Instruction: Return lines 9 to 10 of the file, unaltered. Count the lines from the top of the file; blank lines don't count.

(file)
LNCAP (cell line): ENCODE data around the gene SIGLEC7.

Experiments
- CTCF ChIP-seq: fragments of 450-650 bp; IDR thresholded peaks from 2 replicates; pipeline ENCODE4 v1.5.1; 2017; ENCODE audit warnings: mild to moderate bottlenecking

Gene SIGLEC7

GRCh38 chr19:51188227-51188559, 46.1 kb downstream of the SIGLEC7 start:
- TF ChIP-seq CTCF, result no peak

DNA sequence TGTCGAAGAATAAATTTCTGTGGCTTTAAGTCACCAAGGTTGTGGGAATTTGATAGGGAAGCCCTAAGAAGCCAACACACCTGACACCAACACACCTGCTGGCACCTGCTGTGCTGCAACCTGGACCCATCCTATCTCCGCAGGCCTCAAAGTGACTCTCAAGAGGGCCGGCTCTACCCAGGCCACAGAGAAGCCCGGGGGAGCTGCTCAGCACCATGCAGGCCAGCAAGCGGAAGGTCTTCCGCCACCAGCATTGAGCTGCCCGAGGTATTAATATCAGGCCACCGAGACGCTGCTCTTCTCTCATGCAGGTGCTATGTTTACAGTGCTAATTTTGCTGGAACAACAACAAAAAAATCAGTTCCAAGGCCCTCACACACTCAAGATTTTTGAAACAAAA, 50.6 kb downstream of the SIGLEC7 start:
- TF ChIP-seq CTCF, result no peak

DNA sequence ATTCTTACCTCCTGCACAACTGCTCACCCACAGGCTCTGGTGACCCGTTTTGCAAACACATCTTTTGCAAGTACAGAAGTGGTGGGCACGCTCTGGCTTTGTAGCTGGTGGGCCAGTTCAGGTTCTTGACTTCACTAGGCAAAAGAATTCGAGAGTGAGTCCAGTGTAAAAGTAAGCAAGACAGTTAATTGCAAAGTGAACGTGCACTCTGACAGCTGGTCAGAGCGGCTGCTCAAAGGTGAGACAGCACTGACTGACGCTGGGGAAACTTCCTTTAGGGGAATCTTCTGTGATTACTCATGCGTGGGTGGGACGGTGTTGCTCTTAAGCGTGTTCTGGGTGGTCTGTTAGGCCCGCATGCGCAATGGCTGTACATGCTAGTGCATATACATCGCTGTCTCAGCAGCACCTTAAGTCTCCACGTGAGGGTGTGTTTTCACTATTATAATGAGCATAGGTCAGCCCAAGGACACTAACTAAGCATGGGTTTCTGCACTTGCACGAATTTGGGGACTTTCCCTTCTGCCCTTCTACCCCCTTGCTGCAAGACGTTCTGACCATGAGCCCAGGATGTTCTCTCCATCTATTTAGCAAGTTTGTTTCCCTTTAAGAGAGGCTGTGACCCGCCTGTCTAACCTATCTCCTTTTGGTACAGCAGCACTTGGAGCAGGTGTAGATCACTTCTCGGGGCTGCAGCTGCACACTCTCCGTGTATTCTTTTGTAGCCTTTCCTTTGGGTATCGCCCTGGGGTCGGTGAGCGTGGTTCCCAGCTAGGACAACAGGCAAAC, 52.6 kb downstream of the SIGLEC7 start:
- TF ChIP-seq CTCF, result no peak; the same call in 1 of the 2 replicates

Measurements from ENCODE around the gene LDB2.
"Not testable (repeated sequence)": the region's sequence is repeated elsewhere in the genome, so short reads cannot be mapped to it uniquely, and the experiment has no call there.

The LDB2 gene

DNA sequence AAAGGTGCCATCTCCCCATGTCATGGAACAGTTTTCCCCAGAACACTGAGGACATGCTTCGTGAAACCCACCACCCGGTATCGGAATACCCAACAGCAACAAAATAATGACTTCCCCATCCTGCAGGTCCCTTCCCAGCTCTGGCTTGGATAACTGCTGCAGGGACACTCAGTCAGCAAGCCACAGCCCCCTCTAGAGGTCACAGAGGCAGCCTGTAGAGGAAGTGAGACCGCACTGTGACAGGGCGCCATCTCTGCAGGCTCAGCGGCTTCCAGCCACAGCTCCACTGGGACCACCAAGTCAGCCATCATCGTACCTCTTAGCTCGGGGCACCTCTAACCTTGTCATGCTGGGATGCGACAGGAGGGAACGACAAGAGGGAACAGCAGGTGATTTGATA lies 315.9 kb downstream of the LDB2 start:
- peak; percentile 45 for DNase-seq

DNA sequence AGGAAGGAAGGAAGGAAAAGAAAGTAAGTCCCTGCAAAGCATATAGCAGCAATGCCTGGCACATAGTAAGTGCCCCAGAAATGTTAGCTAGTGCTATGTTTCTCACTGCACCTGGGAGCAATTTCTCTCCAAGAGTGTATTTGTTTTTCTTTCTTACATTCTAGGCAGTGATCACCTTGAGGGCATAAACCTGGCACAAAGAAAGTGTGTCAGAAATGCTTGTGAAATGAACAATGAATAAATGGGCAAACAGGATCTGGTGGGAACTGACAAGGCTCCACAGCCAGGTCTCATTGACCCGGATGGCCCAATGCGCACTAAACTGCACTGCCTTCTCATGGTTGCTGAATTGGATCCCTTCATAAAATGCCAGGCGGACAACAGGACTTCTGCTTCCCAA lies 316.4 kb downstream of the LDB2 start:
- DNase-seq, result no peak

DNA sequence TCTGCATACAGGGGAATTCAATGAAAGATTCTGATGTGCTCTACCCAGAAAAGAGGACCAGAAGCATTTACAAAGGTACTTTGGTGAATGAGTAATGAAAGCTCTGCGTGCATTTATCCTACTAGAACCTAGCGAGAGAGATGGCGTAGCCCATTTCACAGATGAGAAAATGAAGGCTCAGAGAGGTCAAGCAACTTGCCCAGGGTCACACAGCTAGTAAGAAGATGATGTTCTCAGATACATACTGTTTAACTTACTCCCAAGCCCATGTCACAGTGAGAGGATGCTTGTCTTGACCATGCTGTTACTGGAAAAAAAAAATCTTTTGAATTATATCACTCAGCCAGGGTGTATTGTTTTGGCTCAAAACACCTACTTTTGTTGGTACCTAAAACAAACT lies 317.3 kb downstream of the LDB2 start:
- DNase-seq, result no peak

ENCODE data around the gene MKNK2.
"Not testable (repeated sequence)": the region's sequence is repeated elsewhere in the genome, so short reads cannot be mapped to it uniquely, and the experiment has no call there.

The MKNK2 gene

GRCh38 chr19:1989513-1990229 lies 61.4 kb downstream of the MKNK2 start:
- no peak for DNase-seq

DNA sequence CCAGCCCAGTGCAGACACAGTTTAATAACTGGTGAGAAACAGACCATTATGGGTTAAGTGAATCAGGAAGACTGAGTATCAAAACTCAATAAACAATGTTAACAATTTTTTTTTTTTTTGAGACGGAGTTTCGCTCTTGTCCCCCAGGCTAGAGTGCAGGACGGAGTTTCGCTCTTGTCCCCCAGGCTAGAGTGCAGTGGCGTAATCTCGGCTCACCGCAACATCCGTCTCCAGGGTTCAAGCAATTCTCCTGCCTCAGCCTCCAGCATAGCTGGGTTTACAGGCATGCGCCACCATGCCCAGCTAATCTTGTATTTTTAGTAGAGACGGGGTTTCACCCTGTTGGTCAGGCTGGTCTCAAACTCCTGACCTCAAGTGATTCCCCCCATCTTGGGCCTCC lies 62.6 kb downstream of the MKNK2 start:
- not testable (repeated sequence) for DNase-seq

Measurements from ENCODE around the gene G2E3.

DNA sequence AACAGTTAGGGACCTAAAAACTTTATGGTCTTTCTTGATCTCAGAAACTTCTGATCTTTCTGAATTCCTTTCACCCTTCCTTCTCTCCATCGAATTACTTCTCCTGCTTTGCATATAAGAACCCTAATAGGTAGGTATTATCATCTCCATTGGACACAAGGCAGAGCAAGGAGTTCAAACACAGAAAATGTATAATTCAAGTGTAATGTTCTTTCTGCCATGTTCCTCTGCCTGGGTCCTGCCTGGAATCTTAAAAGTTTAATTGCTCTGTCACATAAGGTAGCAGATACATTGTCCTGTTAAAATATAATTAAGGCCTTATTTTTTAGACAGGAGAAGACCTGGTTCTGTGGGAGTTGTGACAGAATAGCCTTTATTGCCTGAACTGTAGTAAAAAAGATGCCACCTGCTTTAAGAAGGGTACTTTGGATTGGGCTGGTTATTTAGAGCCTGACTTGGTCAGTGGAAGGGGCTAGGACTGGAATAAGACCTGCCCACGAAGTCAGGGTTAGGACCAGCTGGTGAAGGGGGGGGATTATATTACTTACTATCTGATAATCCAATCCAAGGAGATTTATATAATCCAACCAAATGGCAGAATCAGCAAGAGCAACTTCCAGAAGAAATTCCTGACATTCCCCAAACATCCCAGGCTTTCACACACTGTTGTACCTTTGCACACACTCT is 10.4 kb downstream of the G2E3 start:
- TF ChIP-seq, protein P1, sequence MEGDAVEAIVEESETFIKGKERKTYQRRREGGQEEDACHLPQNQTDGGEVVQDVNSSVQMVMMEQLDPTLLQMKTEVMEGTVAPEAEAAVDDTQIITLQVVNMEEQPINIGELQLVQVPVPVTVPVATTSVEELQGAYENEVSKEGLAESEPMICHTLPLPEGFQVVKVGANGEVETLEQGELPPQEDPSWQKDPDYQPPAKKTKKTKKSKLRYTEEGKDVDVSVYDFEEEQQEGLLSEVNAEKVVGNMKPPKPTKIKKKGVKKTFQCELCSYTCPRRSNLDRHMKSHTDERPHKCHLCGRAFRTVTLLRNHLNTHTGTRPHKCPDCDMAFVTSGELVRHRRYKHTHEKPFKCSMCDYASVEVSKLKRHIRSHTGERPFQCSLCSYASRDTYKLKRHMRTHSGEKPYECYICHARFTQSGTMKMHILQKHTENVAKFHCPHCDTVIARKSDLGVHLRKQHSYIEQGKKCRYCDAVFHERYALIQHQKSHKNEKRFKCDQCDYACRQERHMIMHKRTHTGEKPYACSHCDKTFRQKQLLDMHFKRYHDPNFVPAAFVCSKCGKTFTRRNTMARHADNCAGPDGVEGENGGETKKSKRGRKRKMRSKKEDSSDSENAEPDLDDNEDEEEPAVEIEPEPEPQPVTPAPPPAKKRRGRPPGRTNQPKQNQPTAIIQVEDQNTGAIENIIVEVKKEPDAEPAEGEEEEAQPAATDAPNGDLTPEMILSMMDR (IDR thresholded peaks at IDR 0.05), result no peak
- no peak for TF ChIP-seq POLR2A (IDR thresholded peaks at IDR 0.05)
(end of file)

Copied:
DNA sequence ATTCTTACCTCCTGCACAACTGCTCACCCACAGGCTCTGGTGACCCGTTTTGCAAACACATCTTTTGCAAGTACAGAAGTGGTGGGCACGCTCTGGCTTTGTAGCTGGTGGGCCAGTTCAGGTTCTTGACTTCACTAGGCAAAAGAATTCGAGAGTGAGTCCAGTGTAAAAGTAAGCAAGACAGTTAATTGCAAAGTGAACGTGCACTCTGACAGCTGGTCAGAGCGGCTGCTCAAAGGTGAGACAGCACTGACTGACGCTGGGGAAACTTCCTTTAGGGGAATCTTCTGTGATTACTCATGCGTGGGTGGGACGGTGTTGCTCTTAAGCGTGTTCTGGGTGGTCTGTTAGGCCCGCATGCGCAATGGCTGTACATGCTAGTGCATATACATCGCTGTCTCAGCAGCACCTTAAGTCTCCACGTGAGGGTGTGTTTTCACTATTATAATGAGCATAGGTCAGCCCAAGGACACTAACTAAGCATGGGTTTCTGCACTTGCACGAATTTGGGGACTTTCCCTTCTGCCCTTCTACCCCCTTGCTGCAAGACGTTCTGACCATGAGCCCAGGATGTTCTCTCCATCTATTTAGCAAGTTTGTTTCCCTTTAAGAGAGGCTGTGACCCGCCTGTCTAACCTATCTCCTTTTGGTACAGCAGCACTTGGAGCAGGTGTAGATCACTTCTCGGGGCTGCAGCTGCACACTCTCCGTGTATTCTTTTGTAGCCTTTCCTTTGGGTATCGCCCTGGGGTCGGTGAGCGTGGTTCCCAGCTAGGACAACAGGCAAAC, 52.6 kb downstream of the SIGLEC7 start:
- TF ChIP-seq CTCF, result no peak; the same call in 1 of the 2 replicates